Are you spending too much on energy to power your farm? Do you know the major energy users on your farm?
If you don’t know the answers to those questions you have some work to do, says Ontario Ministry of Agriculture, Food and Rural Affairs engineer James Dyck. Energy prices have soared in recent years and are expected to continue to rise in the future Thankfully, there are energy-saving opportunities for farming operations that offer rapid payback.
At the recent Southwest Agricultural Conference in Ridgetown, Ont., Dyck outlined a simple strategy to tackle these growing energy bills, whether it be electricity, propane or natural gas, and offers tips on how farmers can cut costs.
“Energy efficiency isn’t a destination, it’s a journey,” says Dyck who recommends that farmers start their quest for efficiency with a strong understanding of their energy bills. Most energy providers explain how their bills are formulated on their websites. It’s critical to understand your bill or you will be wasting money. Dyck adds that it’s also important to know key terminology such as Power Factor and the difference between a kilowat hour and a kilowat.
The second step to energy efficiency requires farmers to identify main energy users on the farm and typical operating patterns. The biggest electricity consumers are grain dryer fan motors and extruders, followed by elevator augers, aeration fans, pumps, and lighting. The biggest natural gas or propane users are grain dryers and boilers or heaters.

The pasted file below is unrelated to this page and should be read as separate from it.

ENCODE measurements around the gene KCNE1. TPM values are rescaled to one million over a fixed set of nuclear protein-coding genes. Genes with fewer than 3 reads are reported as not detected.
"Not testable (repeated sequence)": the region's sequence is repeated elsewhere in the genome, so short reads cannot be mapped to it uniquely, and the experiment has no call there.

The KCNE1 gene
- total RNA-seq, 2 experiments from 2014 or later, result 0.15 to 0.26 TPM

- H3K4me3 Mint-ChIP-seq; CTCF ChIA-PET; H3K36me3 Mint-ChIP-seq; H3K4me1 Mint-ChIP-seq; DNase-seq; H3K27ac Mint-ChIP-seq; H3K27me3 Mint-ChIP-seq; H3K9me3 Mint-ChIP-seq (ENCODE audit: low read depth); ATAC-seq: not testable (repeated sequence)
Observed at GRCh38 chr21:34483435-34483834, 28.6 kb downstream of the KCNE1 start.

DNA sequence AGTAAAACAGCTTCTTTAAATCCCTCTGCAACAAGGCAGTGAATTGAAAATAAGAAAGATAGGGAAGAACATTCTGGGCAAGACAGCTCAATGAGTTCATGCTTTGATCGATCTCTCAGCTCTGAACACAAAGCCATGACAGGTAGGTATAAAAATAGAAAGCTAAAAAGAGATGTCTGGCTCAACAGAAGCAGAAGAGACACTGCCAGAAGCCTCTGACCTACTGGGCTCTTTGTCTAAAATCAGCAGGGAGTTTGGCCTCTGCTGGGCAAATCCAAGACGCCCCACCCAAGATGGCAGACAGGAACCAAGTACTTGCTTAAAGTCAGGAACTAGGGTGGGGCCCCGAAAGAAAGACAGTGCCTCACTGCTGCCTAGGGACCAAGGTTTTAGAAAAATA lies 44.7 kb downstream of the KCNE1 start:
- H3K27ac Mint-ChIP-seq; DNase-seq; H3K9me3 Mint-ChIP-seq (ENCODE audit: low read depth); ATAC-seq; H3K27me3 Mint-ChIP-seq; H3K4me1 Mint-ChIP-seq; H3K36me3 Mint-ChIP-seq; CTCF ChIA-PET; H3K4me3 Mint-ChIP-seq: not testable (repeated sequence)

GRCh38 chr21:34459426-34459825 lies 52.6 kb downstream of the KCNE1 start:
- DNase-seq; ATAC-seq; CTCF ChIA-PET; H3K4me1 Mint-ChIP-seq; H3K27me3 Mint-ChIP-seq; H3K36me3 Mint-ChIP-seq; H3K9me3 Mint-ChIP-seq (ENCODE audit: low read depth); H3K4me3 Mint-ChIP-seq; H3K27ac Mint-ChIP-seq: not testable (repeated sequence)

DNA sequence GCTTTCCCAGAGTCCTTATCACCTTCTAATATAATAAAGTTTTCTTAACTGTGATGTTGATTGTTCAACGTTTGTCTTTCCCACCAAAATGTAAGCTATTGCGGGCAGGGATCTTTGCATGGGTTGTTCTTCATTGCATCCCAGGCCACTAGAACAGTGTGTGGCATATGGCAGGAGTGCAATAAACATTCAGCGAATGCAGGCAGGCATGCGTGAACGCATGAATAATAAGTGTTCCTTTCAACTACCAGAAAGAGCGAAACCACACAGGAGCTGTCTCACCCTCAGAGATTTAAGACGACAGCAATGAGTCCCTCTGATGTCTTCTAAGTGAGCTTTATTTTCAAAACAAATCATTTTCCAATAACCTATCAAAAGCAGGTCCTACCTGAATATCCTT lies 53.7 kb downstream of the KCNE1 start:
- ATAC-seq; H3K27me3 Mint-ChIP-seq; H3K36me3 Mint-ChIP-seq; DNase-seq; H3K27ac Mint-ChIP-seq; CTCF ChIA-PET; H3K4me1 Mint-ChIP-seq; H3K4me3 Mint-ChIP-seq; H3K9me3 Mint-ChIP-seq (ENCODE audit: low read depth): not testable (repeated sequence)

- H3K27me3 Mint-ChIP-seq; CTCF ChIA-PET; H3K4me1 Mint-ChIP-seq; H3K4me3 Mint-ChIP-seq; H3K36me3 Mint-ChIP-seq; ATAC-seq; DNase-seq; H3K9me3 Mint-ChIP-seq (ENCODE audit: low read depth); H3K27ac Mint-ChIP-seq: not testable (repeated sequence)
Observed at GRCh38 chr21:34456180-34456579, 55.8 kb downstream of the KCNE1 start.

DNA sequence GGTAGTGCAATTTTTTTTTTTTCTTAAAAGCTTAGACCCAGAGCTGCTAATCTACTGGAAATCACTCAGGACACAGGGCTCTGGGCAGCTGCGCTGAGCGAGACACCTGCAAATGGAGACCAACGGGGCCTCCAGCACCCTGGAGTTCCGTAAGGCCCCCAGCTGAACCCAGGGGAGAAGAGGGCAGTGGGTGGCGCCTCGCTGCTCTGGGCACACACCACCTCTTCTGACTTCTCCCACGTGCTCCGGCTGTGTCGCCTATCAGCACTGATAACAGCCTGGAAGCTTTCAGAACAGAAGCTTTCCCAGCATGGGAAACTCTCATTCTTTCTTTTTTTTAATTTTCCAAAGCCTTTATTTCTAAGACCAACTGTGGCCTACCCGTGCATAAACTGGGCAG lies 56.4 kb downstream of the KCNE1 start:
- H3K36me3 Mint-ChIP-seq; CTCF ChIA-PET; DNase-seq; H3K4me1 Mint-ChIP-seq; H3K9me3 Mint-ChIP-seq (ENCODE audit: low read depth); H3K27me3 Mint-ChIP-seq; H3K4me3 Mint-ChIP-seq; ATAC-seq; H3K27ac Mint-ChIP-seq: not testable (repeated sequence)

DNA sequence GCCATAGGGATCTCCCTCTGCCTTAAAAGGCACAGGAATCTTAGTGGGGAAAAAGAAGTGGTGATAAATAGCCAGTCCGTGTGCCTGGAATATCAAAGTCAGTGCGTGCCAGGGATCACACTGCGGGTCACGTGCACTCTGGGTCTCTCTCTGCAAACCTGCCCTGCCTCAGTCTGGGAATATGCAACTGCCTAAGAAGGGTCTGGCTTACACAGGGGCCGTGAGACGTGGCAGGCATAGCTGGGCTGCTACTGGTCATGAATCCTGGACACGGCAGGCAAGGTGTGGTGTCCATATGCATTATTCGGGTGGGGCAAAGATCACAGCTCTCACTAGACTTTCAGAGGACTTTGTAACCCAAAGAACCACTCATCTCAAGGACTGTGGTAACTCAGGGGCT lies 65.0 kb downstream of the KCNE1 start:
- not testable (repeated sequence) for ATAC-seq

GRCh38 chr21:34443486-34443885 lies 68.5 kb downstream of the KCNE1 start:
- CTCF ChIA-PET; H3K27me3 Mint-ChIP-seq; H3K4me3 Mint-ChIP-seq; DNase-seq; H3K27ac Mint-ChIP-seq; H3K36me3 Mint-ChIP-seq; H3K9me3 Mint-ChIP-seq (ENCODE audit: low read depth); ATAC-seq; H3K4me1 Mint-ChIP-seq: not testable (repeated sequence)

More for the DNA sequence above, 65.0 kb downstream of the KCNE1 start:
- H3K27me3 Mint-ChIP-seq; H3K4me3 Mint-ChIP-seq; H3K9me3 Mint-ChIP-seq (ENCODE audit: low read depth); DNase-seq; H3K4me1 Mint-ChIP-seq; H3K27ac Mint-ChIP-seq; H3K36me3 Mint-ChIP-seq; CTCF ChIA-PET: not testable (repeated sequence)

Listen to OMAFRA engineer James Dyck and RealAgriculture’s Bernard Tobin discuss how to make your farm more energy efficient.
Once you’ve identified the big energy consumers, Dyck recommends and energy audit. Unless you have an engineering degree and some spare time, it’s best to hire a consultant. It’s important that the consultant has a good understanding of agricultural business. An audit will cost anywhere from $2,000 to $20,000, but it will deliver savings much higher than the cost of the audit itself, says Dyck. The audit will provide a list of improvement opportunities and identify costs, savings, payback and available incentives to deliver the best bang for your buck.
Dyck says every farm is different and an audit will give you a personalized plan for your farm operation. You can then make changes. Common upgrades typically recommended range from insulating and air sealing to awareness and training as well as lighting efficiency, better equipment controls, heat recovery and demand management.
Dyck also reminds farm operators that funding support is available for energy audits and often covers up to 50 percent of the total cost. He recommends farmers contact their local utility provider or check out some of the following links.
Energy Audit Funding:
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